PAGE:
“We Don’t Have a Lot Left to Give:” DHMC Nurses Illustrate Stark Reality of Current COVID-19 Surge in New Video

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I wish every unvaccinated person could see the suffering that these patients are enduring, and just know that your healthcare workers are tired and sad that this many people have had to die alone.

Chelsae, ICU nurse supervisor

The COVID-19 pandemic has reached alarming new levels in New Hampshire. Case counts are soaring, hospital beds are filling, and healthcare workers – the same who were hailed as heroes just under two years ago – are nearing the brink of exhaustion. This is directly linked to misinformation surrounding COVID-19 vaccines, which are proven to be safe and highly effective, and the reality of the virus itself. And hospital staff are paying the price.

In a newly released video, nurses working on the frontlines at Dartmouth-Hitchcock Medical Center (DHMC), New Hampshire’s largest hospital and only Level 1 Trauma Center, shared a snapshot of the frustration, fatigue and heartbreak they are dealing with daily. Their candid, raw thoughts emphasize the most crucial fact about this pandemic: that vaccination is truly the only way to end it once and for all.

“Things are very busy right now in the COVID-19 (Intensive Care Unit), and we expect they’re going to continue to get busier, especially going into the winter and having holiday gatherings,” said Chelsea, a nurse in the Medical Intensive Care Unit (MICU). “The vast majority of our patients are unvaccinated. They are previously healthy, many of them are young, several of them have been pregnant, and for most of them, not getting vaccinated was a choice that they made. And then they get sick, and they end up in our ICU, struggling to breathe, and they ask us to do everything we can to save their lives. And we try, and we will continue to try, but that doesn’t come without a price…We don’t have a lot left to give.”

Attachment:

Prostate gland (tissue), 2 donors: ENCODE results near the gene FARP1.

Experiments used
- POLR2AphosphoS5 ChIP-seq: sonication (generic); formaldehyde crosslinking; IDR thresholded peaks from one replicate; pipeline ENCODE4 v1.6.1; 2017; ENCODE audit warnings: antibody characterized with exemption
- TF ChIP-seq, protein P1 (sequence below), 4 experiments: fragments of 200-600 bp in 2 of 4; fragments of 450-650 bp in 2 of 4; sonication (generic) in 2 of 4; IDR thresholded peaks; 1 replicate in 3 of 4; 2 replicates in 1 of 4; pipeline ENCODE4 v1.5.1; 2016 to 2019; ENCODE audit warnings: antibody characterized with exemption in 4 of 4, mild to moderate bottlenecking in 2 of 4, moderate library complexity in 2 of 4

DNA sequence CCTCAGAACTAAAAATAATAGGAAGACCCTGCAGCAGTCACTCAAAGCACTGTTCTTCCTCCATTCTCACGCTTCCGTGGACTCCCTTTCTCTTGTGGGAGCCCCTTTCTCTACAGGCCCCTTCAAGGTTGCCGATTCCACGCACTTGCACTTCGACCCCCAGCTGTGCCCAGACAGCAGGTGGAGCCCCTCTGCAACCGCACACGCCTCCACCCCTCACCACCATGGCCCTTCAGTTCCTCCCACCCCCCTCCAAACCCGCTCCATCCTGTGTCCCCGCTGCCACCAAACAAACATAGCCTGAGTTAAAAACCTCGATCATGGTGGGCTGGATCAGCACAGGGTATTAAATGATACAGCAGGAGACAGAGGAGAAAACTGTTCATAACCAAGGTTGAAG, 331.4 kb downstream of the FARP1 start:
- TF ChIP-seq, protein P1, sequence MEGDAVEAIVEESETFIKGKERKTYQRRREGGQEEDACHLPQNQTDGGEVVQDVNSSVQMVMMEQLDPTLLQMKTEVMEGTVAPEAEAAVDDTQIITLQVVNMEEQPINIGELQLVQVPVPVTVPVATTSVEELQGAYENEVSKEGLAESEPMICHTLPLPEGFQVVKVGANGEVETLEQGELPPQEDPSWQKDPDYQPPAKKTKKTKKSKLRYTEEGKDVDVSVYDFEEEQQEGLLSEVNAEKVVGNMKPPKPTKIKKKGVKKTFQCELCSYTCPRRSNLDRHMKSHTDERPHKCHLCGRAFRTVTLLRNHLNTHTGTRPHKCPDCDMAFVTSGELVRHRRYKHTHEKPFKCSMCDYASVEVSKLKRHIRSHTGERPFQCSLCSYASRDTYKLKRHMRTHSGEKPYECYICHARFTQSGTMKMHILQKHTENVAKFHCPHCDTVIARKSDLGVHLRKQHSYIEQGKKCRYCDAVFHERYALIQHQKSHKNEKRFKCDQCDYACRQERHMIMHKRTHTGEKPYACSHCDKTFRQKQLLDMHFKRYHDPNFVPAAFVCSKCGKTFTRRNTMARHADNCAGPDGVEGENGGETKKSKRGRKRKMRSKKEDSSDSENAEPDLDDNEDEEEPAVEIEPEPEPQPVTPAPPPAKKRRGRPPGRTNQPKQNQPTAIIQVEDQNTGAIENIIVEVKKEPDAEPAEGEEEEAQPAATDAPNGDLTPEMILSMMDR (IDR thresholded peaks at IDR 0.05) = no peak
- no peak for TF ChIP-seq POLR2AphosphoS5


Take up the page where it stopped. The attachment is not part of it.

“The surge feels worse than ever before, and the patients are sicker,” said Arielle, another MICU nurse. “And although this feels like the new normal, I don’t feel like anything about this is normal. Our patients are dying alone from a preventable disease. Please, get vaccinated, and please, wear your masks.”

“It’s probably our worst surge that we’ve seen so far,” said Hilary Hawkins, nurse manager of the Emergency Department (ED). “…We’re also seeing a lot of people who are downright upset and tired, and taking it out on staff…I don’t see a light at the end of the tunnel.”

“I wish every unvaccinated person could see the suffering that these patients are enduring, and just know that your healthcare workers are tired and sad that this many people have had to die alone,” said Chelsae, a nurse supervisor in the ICU.

To hear from these nurses and others, visit https://www.youtube.com/watch?v=vTWN3JHartk.

About Dartmouth-Hitchcock

DARTMOUTH-HITCHCOCK HEALTH (D-HH), New Hampshire’s only academic health system and the state’s largest private employer, serves a population of 1.9 million across Northern New England. D-H provides access to more than 2,400 providers in almost every area of medicine, delivering care at its flagship hospital, Dartmouth-Hitchcock Medical Center (DHMC) in Lebanon, NH. DHMC was named in 2019 as the #1 hospital in New Hampshire by U.S. News & World Report, and recognized for high performance in 13 clinical specialties and procedures. Dartmouth-Hitchcock Health also includes the Norris Cotton Cancer Center, one of only 51 NCI-designated Comprehensive Cancer Centers in the nation; the Children's Hospital at Dartmouth-Hitchcock, the state’s only children’s hospital; affiliated member hospitals in Lebanon, Keene, and New London, NH, and Windsor, VT, and Visiting Nurse and Hospice for Vermont and New Hampshire; and 24 Dartmouth-Hitchcock clinics that provide ambulatory services across New Hampshire and Vermont. The D-H system trains nearly 400 residents and fellows annually, and performs world-class research, in partnership with the Geisel School of Medicine at Dartmouth and the White River Junction VA Medical Center in White River Junction, VT.